The GP shortage and continued issues accessing a GP appointment were amongst topics discussed at a recent update meeting Chesterfield MP held with bosses at Chesterfield practice Royal Primary Care.
Royal Primary Care is a part of Chesterfield Royal Hospital and they stepped in when crisis struck Holywell Medical Group handed back their GP contracts on four sites in 2015. The group now comprises of three sites in Chesterfield, which are located in Grangewood, Inkersall and Staveley, and two in Clay Cross.
The practice team gave a full appraisal of the current situation to Toby. The practice are affected by the national recruitment shortfall of GPs, particularly in deprived areas, where there is often the greatest need.
This shortfall of clinical or non-clinical staff is keenly felt by patients demanding a same-day service. However, the practice were keen to point out the improvements they have made and are continually working on, to improve primary medical care for patients.
Toby said “The Royal Primary Care are clearly working hard to determine where the greatest areas of need are and are actively recruiting to fill the gaps in their provision. Sadly, like many other areas of the country, there is a shortage of permanent GPs to fill the gaps to meet health demand. Government funding is not provided to the areas with the greatest need and this is an issue I will be taking up in parliament. Funding is determined by population but not by levels of deprivation or affluence despite the long established link between poverty and poor health.”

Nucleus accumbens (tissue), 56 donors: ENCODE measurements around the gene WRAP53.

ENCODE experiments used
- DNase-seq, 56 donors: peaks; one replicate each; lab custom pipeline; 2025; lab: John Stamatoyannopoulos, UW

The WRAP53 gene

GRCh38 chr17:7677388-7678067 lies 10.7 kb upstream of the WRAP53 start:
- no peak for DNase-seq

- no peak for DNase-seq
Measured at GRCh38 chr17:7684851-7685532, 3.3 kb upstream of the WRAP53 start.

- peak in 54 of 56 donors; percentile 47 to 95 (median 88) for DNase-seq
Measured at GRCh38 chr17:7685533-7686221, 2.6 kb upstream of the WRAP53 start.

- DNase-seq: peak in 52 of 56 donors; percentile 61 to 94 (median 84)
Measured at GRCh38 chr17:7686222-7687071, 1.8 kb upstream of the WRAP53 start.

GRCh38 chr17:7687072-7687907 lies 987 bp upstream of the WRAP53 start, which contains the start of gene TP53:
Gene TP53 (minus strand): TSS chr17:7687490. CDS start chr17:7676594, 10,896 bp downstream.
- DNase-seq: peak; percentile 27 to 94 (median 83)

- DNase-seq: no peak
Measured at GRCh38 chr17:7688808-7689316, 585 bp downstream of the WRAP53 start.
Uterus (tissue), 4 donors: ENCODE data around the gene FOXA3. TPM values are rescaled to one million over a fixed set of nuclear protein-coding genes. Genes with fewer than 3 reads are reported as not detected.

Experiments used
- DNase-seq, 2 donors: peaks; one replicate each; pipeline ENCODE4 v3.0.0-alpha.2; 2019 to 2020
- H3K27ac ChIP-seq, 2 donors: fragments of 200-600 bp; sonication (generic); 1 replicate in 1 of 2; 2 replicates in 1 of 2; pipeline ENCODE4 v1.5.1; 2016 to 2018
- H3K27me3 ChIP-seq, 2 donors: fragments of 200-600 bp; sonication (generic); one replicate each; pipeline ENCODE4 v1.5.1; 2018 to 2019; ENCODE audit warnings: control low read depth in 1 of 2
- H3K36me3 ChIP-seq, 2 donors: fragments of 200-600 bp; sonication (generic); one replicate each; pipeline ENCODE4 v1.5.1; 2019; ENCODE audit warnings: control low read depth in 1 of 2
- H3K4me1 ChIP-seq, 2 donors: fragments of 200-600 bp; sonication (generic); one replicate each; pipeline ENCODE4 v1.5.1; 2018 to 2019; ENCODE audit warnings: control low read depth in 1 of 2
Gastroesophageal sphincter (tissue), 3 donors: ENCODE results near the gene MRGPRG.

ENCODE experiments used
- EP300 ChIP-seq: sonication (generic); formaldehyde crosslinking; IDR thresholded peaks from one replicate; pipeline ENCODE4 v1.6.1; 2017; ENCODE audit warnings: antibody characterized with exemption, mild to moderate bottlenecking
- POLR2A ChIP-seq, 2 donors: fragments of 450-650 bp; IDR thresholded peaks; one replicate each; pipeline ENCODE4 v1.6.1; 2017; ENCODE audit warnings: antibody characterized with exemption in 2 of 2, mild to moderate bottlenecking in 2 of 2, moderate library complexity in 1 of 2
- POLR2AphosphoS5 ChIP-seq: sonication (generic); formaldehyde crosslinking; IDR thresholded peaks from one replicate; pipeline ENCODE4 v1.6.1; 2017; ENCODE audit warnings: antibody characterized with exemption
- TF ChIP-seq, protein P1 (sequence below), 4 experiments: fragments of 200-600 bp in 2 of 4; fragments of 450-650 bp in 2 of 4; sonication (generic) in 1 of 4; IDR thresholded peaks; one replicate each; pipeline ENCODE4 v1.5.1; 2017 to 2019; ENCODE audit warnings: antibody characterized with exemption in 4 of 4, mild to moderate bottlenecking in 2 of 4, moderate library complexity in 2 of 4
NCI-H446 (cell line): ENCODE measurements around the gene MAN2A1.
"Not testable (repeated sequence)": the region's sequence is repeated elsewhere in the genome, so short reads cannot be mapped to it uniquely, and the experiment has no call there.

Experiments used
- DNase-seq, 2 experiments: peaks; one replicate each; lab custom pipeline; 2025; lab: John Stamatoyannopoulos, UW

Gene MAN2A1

They also discussed the issue of providing state backed indemnity for GPs who commit themselves to permanent jobs in the NHS. Toby said: “We need more GPs to commit to permanent contracts. The Government is investigating providing state backed indemnity to GPs, this may be an opportunity to incentivise more GPs to join up with practices full time which is crucial for the stability and economy of the NHS.”
Recent statistics show that up to 90% of all calls to the practices are answered and up to 80% within 10 minutes. Toby said “Being able to get in touch with your GP practice to make an appointment or enquiry should be straightforward, especially when you are unwell, but patient demand is high at certain times and the practice still estimate that they have 51 fewer appointment slots than they need. I was reassured that the practice are aware of the issues and have plans in place to try and address the shortfall.”
The improvements were recognised by the most recent CQC inspection which had upgraded the previous ‘Inadequate’ grading to ‘Requires Improvement’, and as a result, took Royal Primary Care out of ‘special measures’. They were rated ‘good’ in the Safe and Effective domains. The previous CQC report stated that “The providers had significantly strengthened their leadership and management and had taken a proactive team approach to making and sustaining improvements in quality.”
The next inspection is expected to take place in 2019 and they are continuing to work towards being rated as ‘good’.